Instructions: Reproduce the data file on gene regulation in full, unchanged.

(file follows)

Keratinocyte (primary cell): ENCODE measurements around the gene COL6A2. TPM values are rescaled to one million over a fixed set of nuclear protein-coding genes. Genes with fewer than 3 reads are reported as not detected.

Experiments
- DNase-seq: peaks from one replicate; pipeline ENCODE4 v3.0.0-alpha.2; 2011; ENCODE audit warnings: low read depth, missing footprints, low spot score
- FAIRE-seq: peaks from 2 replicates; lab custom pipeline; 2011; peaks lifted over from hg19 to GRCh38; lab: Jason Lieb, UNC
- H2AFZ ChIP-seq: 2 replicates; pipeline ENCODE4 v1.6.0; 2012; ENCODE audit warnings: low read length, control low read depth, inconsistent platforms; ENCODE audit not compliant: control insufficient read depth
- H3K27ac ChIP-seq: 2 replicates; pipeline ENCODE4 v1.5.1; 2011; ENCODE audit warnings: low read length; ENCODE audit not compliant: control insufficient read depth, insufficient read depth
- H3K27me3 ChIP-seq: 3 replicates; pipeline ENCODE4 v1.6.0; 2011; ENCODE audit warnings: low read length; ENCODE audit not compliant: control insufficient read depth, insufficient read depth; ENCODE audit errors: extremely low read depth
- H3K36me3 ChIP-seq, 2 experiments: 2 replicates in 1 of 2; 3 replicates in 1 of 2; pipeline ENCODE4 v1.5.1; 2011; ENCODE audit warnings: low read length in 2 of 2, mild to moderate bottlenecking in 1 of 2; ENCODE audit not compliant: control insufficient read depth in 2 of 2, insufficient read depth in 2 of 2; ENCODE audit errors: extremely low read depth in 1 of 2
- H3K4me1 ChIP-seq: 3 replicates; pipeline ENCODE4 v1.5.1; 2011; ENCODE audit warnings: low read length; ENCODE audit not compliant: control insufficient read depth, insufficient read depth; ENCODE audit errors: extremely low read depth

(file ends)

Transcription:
Keratinocyte (primary cell): ENCODE measurements around the gene COL6A2. TPM values are rescaled to one million over a fixed set of nuclear protein-coding genes. Genes with fewer than 3 reads are reported as not detected.

Experiments
- DNase-seq: peaks from one replicate; pipeline ENCODE4 v3.0.0-alpha.2; 2011; ENCODE audit warnings: low read depth, missing footprints, low spot score
- FAIRE-seq: peaks from 2 replicates; lab custom pipeline; 2011; peaks lifted over from hg19 to GRCh38; lab: Jason Lieb, UNC
- H2AFZ ChIP-seq: 2 replicates; pipeline ENCODE4 v1.6.0; 2012; ENCODE audit warnings: low read length, control low read depth, inconsistent platforms; ENCODE audit not compliant: control insufficient read depth
- H3K27ac ChIP-seq: 2 replicates; pipeline ENCODE4 v1.5.1; 2011; ENCODE audit warnings: low read length; ENCODE audit not compliant: control insufficient read depth, insufficient read depth
- H3K27me3 ChIP-seq: 3 replicates; pipeline ENCODE4 v1.6.0; 2011; ENCODE audit warnings: low read length; ENCODE audit not compliant: control insufficient read depth, insufficient read depth; ENCODE audit errors: extremely low read depth
- H3K36me3 ChIP-seq, 2 experiments: 2 replicates in 1 of 2; 3 replicates in 1 of 2; pipeline ENCODE4 v1.5.1; 2011; ENCODE audit warnings: low read length in 2 of 2, mild to moderate bottlenecking in 1 of 2; ENCODE audit not compliant: control insufficient read depth in 2 of 2, insufficient read depth in 2 of 2; ENCODE audit errors: extremely low read depth in 1 of 2
- H3K4me1 ChIP-seq: 3 replicates; pipeline ENCODE4 v1.5.1; 2011; ENCODE audit warnings: low read length; ENCODE audit not compliant: control insufficient read depth, insufficient read depth; ENCODE audit errors: extremely low read depth